I now can come right here to the panel and make a setting right here. First go ahead and maybe add a second stroke. So now my object has two strokes applied to it. Notice again, the Appearance panel shows me the stacking order. Illustrator first apply default opacity, then it painted a yellow fill, then it painted a 20 point black stroke and then on top of that, it painted another 20 point black stroke. Now my object itself does not look any different, because the two strokes are stacked directly on top of each other. However, now that I now that I could target individual attributes inside of my Appearance panel for the object itself, I know that I can now change some of the settings.

So let's target the topmost stroke. Let's change its color to something maybe like a cyan and change its stroke weight to maybe five point. So now you will see that I have a single object that I have created. If I click on it and move it around at just one object and may it look like that it's made up of several object stacked on top of each other, but in reality it's one path that has an appearance of one fill and two strokes and those two strokes obviously have two different appearances. Now it's important to realize that as I'm working with my particular artwork here, even if I don't create multiple strokes, I maybe working with files that other people have created and maybe they have added multiple strokes or multiple attributes. So that's why again the Appearance panel is so important.

If you don't have the Appearance panel open then it can make for some difficult editing. For example let's go ahead and just temporarily close the Appearance panel right here. Let's just simply double click over here on the Appearance panel, on the tab right here. So basically close it up, so that I don't see any of the information here. Now if I click on this object right now and I decide that that black stroke over here, that's in the background to be a different color. Maybe I want it to be red instead of black, how would I go about changing that. I don't know about the Appearance panel. I look at the shape right now and then just because I have been using Illustrator for quite some time or maybe I'm new to Illustrator, I look over here at the Color panel and I see that I have a cyan stroke and I have a yellow fill, but I don't see that black shape anywhere and if I look at my Swatches for example, again there is no information that's here, there is no useful way for me to find out where that black stroke came from.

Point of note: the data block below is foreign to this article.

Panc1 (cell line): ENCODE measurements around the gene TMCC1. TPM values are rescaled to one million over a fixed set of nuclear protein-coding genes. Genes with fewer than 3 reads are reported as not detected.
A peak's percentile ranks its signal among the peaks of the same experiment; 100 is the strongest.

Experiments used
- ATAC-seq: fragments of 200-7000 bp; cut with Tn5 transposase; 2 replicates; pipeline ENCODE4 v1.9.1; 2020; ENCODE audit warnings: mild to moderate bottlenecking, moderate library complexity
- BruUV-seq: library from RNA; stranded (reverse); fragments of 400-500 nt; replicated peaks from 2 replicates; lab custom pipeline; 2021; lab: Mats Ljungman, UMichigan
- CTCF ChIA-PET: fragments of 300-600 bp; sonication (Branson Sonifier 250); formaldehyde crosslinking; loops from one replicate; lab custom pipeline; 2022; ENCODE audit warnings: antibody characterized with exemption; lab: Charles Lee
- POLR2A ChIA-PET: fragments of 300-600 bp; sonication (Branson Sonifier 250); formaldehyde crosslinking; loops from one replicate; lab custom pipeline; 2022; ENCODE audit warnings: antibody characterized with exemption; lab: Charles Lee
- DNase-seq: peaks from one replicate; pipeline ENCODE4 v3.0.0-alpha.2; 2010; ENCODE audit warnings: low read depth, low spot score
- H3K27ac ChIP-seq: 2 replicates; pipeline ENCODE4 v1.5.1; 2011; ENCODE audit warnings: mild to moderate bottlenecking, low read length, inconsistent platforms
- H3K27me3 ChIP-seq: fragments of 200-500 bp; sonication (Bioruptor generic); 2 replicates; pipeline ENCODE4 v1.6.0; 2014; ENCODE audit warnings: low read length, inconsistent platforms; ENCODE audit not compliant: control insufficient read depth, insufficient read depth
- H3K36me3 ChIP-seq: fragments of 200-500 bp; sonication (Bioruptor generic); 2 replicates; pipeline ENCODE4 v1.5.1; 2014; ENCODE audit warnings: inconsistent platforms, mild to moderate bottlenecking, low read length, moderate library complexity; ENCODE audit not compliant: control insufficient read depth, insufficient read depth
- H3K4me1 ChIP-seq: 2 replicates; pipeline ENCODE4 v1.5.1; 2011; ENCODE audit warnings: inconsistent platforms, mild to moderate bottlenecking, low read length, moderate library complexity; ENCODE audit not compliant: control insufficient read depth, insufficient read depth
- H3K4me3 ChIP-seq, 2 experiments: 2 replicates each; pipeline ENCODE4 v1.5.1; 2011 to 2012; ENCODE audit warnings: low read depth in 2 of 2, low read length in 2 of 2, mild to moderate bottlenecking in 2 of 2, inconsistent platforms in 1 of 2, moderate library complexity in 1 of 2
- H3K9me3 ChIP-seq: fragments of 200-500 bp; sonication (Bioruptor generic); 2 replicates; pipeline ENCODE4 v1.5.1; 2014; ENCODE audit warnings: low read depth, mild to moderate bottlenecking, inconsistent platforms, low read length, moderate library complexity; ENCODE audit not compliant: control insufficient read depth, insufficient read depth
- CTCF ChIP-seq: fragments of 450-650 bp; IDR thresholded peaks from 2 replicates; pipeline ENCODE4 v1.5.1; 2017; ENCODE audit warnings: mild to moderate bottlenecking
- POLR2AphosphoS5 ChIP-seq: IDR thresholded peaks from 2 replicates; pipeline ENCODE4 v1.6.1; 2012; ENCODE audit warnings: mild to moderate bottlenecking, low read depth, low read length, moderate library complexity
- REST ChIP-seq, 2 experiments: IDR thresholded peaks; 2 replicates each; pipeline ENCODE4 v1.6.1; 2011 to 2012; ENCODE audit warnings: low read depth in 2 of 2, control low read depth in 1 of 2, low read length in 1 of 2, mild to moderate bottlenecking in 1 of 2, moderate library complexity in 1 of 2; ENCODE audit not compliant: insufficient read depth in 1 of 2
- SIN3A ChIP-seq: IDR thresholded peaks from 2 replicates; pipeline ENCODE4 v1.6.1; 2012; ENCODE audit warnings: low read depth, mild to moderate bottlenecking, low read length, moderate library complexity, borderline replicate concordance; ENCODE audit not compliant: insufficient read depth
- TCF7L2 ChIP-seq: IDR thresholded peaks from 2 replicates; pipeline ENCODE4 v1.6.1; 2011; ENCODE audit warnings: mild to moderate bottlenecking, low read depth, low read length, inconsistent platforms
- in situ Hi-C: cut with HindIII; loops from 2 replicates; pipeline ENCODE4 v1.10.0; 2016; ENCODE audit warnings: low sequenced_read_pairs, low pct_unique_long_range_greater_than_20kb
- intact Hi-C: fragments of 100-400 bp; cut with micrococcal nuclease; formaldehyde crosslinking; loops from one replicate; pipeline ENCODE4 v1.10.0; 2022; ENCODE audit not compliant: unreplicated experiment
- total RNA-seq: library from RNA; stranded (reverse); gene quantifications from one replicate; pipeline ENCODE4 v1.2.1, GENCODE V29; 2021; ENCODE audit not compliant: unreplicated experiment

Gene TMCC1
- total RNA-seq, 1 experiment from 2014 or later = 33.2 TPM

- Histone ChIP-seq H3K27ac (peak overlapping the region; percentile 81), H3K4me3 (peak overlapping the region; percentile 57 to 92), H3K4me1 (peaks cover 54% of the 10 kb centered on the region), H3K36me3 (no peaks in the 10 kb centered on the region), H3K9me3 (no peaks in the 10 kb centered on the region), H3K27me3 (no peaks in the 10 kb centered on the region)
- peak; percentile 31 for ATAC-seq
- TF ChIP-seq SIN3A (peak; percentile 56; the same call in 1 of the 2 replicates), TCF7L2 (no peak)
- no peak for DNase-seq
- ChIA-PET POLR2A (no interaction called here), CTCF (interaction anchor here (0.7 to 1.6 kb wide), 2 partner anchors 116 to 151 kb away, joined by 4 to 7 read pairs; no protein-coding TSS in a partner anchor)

Now I may think that, oh, you know what, maybe the person stack two objects on top of each other and you try to move one away, but there is nothing that's here and you figure maybe that both moving because they are grouped together. So you go to the Object menu and when you see that they are not grouped together because Ungroup is grayed out. There is no group that exists. In fact, if you look over here it's a single path. The only way to access that black stroke is through the Appearance panel itself. So I'm going to double click on the Appearance panel here. You must first target the black stroke and now if I go ahead and I change the color to red, that's only way if you want to make that change. There is no way to change that in any other way except through the Appearance panel itself. What's also new and exciting about the Appearance panel and how Adobe is kind of thought about appearances now inside of Illustrator, is that if I do have the black stroke targeted I'm working on the shape right now and I decided I want to change the color and I come over here, I see that there is little icon, a warning icon and this indicates that right now the topmost fill or the stroke is not active.

Remember, it's the second stroke down that's currently active. So I might get messed up. For example, I might choose this color and say, hey! How come my object over here, if I look at it right now, it has a blue stroke on it, but the Control panel reads that it being black? Well that's because right now the black stroke, which is the second stroke down is currently targeted. So this icon is letting me know that if I click on the icon, it basically automatically selects the topmost attribute and now this indicator now shows me the color for the topmost stroke and then we will apply for the fill as well. Now you might ask, hey, you know I could understand why maybe it make sense for you to have two strokes in a single object. In fact, we know from just regular editing paths, that you cannot edit the control handles of two paths at the same time. So if I have to create this particular shape right now using two overlapping shapes and then I wanted a change maybe the curve or the control handle of this, I can do this now in one motion, whereas before inside of Illustrator we would have to do that first for the blue path and then for the black path and there would be no way for me to match it correctly, it will be very difficult for me to make it look exactly the same.